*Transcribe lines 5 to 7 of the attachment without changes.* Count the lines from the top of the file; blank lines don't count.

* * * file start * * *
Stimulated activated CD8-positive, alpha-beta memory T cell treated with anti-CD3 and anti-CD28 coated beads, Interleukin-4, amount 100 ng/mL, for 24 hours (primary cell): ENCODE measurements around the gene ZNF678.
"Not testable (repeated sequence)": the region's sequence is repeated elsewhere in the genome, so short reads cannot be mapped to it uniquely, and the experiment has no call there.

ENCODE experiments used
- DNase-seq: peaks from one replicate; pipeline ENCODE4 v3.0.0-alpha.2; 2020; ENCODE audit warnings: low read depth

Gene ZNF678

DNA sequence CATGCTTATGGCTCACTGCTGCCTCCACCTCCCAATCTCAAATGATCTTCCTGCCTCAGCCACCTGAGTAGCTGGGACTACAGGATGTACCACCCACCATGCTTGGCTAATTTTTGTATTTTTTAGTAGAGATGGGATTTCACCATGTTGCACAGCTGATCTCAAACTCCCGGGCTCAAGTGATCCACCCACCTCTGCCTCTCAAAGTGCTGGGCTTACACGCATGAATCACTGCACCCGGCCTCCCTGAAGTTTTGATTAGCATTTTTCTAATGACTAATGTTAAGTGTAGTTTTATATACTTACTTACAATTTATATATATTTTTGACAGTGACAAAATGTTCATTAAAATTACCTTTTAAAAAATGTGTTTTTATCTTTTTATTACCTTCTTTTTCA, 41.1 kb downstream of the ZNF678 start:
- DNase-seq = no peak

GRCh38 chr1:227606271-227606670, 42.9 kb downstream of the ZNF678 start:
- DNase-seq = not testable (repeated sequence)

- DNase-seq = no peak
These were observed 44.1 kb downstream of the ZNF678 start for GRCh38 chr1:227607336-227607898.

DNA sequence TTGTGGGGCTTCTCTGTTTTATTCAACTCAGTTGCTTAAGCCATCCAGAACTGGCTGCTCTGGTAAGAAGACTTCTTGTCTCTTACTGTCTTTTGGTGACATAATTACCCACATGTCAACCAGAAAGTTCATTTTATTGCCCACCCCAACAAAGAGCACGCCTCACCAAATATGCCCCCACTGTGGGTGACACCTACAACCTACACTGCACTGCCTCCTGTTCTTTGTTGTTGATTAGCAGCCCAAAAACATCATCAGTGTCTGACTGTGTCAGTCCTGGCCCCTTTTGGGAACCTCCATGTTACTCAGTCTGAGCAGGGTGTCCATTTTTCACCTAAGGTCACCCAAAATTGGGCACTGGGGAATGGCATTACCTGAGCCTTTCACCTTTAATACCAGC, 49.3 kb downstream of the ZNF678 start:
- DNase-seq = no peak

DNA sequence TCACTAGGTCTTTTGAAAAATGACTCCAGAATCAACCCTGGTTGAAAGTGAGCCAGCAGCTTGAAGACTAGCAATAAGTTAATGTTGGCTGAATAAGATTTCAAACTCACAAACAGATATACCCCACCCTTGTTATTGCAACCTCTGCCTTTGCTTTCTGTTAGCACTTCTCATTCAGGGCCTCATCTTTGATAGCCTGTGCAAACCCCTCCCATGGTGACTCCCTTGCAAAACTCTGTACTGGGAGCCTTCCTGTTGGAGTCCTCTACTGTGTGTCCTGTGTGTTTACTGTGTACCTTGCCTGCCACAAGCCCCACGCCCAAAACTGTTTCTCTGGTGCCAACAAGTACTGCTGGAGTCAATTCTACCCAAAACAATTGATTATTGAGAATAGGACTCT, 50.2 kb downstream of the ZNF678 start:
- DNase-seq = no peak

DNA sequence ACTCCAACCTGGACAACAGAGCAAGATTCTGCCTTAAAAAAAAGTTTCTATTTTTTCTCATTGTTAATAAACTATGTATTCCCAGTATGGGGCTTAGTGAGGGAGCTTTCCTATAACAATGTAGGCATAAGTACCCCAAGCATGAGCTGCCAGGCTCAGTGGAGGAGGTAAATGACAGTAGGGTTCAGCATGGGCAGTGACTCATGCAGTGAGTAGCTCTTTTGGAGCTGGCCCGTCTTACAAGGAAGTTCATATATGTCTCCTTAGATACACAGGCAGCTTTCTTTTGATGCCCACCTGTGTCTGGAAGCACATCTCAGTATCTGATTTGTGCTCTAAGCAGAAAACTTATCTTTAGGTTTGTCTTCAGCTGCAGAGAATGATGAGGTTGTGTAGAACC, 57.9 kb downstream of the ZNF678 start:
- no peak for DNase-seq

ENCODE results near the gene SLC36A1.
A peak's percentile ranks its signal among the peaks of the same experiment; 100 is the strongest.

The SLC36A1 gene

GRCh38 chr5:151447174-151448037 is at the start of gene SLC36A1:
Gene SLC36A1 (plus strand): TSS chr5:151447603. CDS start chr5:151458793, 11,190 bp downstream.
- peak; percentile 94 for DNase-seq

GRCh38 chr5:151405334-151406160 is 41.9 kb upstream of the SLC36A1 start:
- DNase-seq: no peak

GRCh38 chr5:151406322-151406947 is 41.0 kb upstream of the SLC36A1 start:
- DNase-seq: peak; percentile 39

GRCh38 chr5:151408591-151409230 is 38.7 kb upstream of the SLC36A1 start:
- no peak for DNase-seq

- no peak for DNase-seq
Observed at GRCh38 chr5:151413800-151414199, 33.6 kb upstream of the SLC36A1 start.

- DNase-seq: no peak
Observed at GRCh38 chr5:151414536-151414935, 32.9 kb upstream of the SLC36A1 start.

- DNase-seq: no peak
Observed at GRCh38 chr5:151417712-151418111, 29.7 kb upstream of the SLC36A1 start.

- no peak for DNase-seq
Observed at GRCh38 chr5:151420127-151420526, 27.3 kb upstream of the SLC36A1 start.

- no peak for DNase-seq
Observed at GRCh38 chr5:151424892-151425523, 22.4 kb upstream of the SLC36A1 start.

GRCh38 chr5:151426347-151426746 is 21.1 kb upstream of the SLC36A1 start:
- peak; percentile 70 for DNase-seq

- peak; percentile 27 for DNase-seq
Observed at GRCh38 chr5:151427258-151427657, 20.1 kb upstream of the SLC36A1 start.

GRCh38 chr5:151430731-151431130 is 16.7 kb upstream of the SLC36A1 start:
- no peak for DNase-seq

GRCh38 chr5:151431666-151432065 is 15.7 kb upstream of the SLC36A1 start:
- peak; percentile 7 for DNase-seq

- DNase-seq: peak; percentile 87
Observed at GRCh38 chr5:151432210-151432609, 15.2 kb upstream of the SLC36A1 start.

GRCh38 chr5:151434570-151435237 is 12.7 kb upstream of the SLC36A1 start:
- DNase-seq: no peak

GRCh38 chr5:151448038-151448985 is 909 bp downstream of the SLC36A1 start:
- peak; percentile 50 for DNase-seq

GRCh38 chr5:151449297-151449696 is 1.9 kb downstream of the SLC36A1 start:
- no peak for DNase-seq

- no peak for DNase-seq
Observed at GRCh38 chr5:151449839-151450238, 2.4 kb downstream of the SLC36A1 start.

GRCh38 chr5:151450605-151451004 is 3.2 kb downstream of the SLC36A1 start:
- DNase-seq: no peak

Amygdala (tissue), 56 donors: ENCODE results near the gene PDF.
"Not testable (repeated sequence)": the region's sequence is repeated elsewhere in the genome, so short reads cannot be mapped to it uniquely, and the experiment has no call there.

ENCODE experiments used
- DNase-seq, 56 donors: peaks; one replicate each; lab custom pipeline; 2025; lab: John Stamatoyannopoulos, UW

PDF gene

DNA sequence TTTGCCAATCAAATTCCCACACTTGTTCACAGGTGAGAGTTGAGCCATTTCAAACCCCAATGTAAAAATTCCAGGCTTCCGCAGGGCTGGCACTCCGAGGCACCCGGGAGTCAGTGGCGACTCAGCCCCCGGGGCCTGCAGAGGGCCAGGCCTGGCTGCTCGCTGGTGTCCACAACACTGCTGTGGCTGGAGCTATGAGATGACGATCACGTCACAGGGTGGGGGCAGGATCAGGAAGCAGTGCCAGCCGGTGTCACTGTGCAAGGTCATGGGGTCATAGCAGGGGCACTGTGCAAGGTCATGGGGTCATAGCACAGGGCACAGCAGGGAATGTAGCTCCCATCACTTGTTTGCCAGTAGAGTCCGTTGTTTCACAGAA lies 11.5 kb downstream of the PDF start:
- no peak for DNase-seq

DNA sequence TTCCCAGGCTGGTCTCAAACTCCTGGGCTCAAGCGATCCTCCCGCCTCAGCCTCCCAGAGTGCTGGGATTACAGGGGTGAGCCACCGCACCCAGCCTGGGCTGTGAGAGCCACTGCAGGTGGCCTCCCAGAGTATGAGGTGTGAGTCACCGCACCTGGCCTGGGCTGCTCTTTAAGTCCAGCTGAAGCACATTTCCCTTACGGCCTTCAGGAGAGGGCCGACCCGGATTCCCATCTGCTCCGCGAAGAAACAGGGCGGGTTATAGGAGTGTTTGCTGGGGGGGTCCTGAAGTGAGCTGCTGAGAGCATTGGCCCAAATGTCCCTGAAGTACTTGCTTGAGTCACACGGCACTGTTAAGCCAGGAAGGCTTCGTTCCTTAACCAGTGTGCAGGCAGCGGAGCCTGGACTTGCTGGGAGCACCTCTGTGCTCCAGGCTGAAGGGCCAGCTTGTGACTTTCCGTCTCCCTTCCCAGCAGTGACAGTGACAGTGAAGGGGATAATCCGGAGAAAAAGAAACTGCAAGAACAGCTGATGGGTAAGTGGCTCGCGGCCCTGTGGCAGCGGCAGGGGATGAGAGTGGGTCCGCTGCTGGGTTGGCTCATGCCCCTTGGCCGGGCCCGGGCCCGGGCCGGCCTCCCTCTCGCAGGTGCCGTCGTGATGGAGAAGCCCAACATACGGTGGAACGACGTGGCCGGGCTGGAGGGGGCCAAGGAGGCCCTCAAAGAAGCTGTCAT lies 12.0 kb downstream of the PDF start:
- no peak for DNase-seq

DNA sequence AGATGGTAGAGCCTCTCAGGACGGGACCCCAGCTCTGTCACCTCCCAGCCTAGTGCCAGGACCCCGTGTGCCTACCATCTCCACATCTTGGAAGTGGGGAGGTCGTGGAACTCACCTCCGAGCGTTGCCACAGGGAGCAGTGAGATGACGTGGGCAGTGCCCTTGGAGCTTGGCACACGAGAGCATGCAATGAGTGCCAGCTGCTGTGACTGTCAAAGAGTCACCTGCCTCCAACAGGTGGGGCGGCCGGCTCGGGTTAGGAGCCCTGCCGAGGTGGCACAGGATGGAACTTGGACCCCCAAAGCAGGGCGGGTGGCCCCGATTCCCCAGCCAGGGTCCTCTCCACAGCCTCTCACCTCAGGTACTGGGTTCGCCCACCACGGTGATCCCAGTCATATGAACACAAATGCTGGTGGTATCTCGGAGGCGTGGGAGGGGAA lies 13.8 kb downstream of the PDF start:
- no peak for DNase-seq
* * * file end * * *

Gene ZNF678

DNA sequence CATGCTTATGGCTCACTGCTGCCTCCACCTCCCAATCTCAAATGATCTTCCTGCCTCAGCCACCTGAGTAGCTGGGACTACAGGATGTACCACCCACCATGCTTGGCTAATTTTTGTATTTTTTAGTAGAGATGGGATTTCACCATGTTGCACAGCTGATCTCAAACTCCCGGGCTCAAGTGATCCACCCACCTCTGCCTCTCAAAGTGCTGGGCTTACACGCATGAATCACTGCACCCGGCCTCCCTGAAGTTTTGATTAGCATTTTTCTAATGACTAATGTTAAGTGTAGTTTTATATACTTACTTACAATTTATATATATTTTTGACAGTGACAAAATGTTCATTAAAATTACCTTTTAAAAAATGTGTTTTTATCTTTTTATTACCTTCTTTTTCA, 41.1 kb downstream of the ZNF678 start:
- DNase-seq = no peak